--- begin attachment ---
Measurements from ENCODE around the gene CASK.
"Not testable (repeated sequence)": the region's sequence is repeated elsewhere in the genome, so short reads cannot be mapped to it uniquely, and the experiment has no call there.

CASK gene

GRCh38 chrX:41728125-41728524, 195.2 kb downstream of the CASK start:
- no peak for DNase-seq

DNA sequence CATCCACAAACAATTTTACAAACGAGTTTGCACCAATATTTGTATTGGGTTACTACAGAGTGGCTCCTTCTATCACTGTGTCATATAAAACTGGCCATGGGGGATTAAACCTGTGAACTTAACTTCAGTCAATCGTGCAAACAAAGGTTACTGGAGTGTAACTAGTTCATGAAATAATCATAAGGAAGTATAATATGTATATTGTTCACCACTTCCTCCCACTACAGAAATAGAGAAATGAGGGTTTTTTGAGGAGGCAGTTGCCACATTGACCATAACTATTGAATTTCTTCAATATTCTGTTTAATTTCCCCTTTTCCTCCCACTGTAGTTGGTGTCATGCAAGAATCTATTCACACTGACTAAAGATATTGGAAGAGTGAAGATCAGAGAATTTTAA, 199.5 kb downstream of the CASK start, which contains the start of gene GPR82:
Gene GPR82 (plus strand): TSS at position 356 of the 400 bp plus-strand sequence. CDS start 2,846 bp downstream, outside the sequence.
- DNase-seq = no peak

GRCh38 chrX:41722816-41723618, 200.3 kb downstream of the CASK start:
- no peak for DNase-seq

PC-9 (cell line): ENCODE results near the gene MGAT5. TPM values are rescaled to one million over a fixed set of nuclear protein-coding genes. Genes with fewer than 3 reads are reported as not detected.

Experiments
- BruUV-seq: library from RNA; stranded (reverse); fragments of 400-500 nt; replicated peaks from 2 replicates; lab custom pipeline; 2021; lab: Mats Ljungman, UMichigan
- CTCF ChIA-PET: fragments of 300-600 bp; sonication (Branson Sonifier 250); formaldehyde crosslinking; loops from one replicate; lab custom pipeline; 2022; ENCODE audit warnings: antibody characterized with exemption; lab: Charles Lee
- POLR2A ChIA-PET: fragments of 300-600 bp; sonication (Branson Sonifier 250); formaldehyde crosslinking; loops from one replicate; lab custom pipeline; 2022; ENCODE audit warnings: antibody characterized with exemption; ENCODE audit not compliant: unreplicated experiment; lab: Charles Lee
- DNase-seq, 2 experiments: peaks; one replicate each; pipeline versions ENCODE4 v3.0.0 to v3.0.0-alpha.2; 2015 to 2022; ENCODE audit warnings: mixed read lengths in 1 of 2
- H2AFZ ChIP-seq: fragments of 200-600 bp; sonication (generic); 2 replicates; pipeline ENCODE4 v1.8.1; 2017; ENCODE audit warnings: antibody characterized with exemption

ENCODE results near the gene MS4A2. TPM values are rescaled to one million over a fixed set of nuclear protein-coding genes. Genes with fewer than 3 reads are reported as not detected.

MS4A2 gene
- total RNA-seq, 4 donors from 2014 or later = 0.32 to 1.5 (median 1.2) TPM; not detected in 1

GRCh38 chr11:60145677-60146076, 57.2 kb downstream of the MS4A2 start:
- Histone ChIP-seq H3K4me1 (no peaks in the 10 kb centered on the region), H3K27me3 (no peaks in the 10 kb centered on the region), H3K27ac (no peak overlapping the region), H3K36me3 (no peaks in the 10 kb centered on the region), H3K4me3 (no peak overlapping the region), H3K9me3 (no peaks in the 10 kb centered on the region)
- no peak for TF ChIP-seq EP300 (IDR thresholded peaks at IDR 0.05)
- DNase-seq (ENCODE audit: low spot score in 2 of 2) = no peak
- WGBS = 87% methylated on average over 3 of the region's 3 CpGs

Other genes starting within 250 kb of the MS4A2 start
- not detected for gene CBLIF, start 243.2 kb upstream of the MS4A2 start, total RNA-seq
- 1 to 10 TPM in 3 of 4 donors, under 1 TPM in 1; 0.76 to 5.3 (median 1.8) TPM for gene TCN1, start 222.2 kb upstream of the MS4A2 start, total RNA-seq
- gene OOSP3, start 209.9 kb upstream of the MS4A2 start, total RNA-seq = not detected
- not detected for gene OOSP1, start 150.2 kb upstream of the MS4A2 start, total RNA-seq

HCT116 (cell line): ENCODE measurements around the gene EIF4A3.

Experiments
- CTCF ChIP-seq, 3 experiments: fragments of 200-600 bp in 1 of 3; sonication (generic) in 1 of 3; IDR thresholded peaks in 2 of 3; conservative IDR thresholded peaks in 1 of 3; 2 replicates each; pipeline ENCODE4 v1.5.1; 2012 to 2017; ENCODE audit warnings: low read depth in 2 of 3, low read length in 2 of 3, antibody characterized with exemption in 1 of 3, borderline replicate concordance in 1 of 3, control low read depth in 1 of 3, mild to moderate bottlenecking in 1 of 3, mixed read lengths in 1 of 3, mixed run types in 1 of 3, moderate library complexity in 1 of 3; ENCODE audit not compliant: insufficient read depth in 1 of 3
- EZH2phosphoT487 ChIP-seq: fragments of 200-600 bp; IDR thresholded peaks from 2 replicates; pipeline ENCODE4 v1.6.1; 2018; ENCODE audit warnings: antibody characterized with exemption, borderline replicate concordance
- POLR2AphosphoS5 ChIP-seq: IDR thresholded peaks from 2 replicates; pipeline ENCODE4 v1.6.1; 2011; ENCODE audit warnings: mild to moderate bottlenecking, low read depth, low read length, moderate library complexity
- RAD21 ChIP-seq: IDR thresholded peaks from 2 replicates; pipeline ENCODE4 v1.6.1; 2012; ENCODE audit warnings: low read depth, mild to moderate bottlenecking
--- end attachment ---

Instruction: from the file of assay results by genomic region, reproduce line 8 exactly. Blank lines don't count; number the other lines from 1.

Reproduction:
- DNase-seq = no peak